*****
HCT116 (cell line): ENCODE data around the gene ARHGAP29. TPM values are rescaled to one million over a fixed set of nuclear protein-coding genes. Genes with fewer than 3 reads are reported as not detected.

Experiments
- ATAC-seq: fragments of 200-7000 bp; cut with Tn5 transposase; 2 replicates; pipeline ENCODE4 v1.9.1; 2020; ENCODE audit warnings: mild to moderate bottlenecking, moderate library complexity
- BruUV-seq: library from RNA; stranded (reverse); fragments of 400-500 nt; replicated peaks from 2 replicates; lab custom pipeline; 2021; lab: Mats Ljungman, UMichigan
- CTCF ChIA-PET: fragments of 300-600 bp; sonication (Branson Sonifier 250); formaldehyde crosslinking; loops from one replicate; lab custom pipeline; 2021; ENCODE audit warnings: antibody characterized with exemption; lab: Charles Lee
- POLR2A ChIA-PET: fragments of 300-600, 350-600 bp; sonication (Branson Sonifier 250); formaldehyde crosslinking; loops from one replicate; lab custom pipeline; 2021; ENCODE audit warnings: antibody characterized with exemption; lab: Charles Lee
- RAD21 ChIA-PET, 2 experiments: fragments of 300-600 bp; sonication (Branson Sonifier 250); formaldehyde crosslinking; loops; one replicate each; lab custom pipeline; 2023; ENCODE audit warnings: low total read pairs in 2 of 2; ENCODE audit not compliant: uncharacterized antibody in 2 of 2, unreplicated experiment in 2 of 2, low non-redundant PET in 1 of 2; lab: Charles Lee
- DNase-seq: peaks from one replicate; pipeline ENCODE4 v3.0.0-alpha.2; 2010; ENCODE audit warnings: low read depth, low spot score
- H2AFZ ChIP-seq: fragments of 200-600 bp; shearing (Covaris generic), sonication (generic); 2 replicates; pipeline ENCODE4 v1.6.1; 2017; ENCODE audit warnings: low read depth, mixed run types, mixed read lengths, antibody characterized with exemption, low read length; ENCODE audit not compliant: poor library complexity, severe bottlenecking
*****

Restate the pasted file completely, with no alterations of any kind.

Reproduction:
HCT116 (cell line): ENCODE data around the gene ARHGAP29. TPM values are rescaled to one million over a fixed set of nuclear protein-coding genes. Genes with fewer than 3 reads are reported as not detected.

Experiments
- ATAC-seq: fragments of 200-7000 bp; cut with Tn5 transposase; 2 replicates; pipeline ENCODE4 v1.9.1; 2020; ENCODE audit warnings: mild to moderate bottlenecking, moderate library complexity
- BruUV-seq: library from RNA; stranded (reverse); fragments of 400-500 nt; replicated peaks from 2 replicates; lab custom pipeline; 2021; lab: Mats Ljungman, UMichigan
- CTCF ChIA-PET: fragments of 300-600 bp; sonication (Branson Sonifier 250); formaldehyde crosslinking; loops from one replicate; lab custom pipeline; 2021; ENCODE audit warnings: antibody characterized with exemption; lab: Charles Lee
- POLR2A ChIA-PET: fragments of 300-600, 350-600 bp; sonication (Branson Sonifier 250); formaldehyde crosslinking; loops from one replicate; lab custom pipeline; 2021; ENCODE audit warnings: antibody characterized with exemption; lab: Charles Lee
- RAD21 ChIA-PET, 2 experiments: fragments of 300-600 bp; sonication (Branson Sonifier 250); formaldehyde crosslinking; loops; one replicate each; lab custom pipeline; 2023; ENCODE audit warnings: low total read pairs in 2 of 2; ENCODE audit not compliant: uncharacterized antibody in 2 of 2, unreplicated experiment in 2 of 2, low non-redundant PET in 1 of 2; lab: Charles Lee
- DNase-seq: peaks from one replicate; pipeline ENCODE4 v3.0.0-alpha.2; 2010; ENCODE audit warnings: low read depth, low spot score
- H2AFZ ChIP-seq: fragments of 200-600 bp; shearing (Covaris generic), sonication (generic); 2 replicates; pipeline ENCODE4 v1.6.1; 2017; ENCODE audit warnings: low read depth, mixed run types, mixed read lengths, antibody characterized with exemption, low read length; ENCODE audit not compliant: poor library complexity, severe bottlenecking